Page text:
The suspect in a string of fatal shootings at Atlanta-area massage parlors was indicted Tuesday on domestic terror and murder charges, and prosecutors signaled they will also seek hate crime charges – something advocates have been pushing since the March slayings rattled the Asian-American community.
Robert Aaron Long was officially indicted by a Fulton County grand jury in the fatal shootings of four people killed at two spas in Atlanta: Suncha Kim, 69; Soon Chung Park, 74; Hyun Jung Grant, 51; and Yong Ae Yue, 63. The indictment does not cover the four others who were killed at another massage parlor in Cherokee County.
The indictment charges Long with one count of domestic terrorism, four counts of murder, four counts of felony murder, five counts of assault with a deadly weapon, and four counts of possession of a firearm during the commission of a felony.
The domestic terrorism charge – which isn't frequently used against in mass shooting cases due to legal red tape – says Long committed a series of illegal acts “which were interrelated by distinguishing characteristics, with the intent to cause serious bodily harm and to kill individuals and groups of individuals, and with the intent to intimidate the civilian population of this state and of its political subdivisions.”
While mass shootings are often widely denounced as terrorism or a hate crime, a number of legal concerns often stand in the way of these charges being filed. The terms have legal definitions that vary by state, and domestic terrorism isn't a charge on the books at the federal level. There's also no federal list of domestic terrorist organizations, such as there is for foreign groups.
Some experts say the frequent lack of such charges by prosecutors is a result of institutional and systemic racism and misogyny.
It will be up to a separate grand jury in Cherokee County to decide on charges in the shooting at a spa near suburban Woodstock in which four were killed and one person was wounded.
Fulton County District Attorney Fani Willis also filed notice that she intends to seek hate crime charges and the death penalty against Long, who is white. The hate crime charges are based on actual or perceived race, national origin, sex and gender, according to online records.
Georgia’s new hate crimes law does not provide for a stand-alone hate crime. After a person is convicted of an underlying crime, a jury must determine whether it’s a hate crime, which carries an additional penalty.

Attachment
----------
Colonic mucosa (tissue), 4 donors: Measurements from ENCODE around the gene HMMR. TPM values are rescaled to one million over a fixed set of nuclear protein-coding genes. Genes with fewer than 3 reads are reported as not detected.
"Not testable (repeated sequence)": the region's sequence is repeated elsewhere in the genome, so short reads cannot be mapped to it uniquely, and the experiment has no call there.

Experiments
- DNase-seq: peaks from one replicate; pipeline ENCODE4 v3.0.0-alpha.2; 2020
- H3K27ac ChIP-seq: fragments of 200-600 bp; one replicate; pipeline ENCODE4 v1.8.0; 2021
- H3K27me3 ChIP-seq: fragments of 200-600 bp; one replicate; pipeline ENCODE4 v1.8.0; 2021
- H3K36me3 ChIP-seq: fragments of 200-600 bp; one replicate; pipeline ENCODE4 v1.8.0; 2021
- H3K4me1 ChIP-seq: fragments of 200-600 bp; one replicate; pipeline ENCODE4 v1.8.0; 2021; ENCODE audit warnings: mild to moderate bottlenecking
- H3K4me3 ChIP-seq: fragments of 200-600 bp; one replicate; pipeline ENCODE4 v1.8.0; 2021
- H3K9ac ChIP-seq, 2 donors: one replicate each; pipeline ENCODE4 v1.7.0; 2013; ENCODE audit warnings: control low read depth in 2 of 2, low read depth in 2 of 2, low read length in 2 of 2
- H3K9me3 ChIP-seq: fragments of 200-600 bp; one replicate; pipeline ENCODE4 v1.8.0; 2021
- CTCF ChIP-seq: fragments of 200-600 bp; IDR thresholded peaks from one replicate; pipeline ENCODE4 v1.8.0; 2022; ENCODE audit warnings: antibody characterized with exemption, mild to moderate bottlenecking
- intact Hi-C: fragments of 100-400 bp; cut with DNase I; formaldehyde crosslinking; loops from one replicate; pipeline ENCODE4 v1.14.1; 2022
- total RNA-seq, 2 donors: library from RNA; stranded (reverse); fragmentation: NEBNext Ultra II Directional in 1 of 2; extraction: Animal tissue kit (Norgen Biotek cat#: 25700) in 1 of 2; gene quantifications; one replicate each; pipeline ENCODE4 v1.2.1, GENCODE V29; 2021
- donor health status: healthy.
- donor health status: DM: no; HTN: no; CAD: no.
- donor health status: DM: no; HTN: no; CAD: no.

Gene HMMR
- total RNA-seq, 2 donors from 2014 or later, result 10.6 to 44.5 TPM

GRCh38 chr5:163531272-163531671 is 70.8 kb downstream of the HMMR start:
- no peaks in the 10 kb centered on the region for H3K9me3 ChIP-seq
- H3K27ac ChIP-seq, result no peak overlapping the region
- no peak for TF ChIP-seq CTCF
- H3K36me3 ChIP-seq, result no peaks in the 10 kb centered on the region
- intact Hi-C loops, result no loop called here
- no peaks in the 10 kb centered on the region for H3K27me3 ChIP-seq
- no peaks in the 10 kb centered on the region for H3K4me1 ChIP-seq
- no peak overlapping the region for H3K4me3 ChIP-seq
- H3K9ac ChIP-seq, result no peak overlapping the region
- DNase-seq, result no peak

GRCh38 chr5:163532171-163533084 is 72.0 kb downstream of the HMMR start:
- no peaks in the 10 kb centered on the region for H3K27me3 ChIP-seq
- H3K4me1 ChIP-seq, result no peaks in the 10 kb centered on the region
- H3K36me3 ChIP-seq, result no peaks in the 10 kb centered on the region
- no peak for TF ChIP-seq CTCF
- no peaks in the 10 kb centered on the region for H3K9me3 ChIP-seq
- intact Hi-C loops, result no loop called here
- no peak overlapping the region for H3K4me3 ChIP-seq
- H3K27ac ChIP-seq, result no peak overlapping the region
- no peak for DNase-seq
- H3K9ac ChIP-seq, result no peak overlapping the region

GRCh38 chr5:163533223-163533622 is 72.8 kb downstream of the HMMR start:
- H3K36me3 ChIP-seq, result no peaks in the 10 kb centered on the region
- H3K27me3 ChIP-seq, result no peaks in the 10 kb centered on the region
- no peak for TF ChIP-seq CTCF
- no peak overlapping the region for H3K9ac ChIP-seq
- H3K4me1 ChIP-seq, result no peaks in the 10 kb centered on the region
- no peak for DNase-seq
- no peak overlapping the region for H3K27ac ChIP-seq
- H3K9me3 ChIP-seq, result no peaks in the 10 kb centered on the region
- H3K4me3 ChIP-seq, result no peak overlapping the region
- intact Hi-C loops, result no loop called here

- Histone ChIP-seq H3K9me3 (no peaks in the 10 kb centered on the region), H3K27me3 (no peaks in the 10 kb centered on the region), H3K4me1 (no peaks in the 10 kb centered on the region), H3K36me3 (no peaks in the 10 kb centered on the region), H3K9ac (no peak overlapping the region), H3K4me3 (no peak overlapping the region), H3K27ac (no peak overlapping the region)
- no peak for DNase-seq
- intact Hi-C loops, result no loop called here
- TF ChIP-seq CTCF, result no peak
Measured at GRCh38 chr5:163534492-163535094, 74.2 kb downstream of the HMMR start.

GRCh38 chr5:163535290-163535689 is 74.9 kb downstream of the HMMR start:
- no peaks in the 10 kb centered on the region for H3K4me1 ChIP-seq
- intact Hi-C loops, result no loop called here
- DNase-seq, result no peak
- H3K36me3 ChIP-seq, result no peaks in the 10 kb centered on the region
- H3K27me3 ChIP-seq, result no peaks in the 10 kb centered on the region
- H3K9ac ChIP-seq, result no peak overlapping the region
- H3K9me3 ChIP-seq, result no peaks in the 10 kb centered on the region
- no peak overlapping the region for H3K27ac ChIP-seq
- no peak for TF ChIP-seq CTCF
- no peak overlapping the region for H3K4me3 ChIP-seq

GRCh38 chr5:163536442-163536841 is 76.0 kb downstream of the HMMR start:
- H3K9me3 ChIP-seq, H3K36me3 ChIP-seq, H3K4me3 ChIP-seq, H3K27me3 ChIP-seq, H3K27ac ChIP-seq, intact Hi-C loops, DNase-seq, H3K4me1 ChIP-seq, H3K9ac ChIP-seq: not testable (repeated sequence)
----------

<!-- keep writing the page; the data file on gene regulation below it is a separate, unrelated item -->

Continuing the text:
Authorities say Long opened fire first at Young's Asian Massage Parlor in a strip mall off Highway 92 near a rural area in Acworth, about 30 miles north of Atlanta. Four people died in the attack.
An hour later, two other shootings occurred across the street from each other in Atlanta on Piedmont Road, at the Gold Spa and the Aromatherapy Spa. Four more died in the set of shootings.
After the attack, authorities said Long, 21, claimed his actions were not racially motivated and that he frequented some of the spas where the shootings happened. Cherokee County Sheriff’s Office spokesman Capt. Jay Baker said Long viewed the spas, which are all listed on a prominent illicit massage parlor matching website, as "a temptation that he wanted to eliminate."
Baker said Long believed there was "some type of porn industry" in Florida that he intended to confront and that he was on his way to the state when he was apprehended.
The killings came amid a wave of attacks against Asian Americans that coincided with the spread of the coronavirus across the United States. Of the eight people killed, six were women of Asian descent. Hate crimes against Asian-Americans have been spiking in recent months, and many advocates pushed for hate crime charges in the case, saying the Asian-American businesses were targeted.
Long had been in rehab for sex addiction and was wracked with guilt about his sexual urges, according to two people who lived with him in transitional housing. He was deeply religious and could not control his desire to visit massage parlors and engage in sexual acts, something that sent him into deep bouts of depression, said Tyler Bayless, who lived with Long for six months in 2019 and 2020.
Contributing: Associated Press
This article originally appeared on USA TODAY: Atlanta shooting suspect Robert Aaron Long indicted on murder charges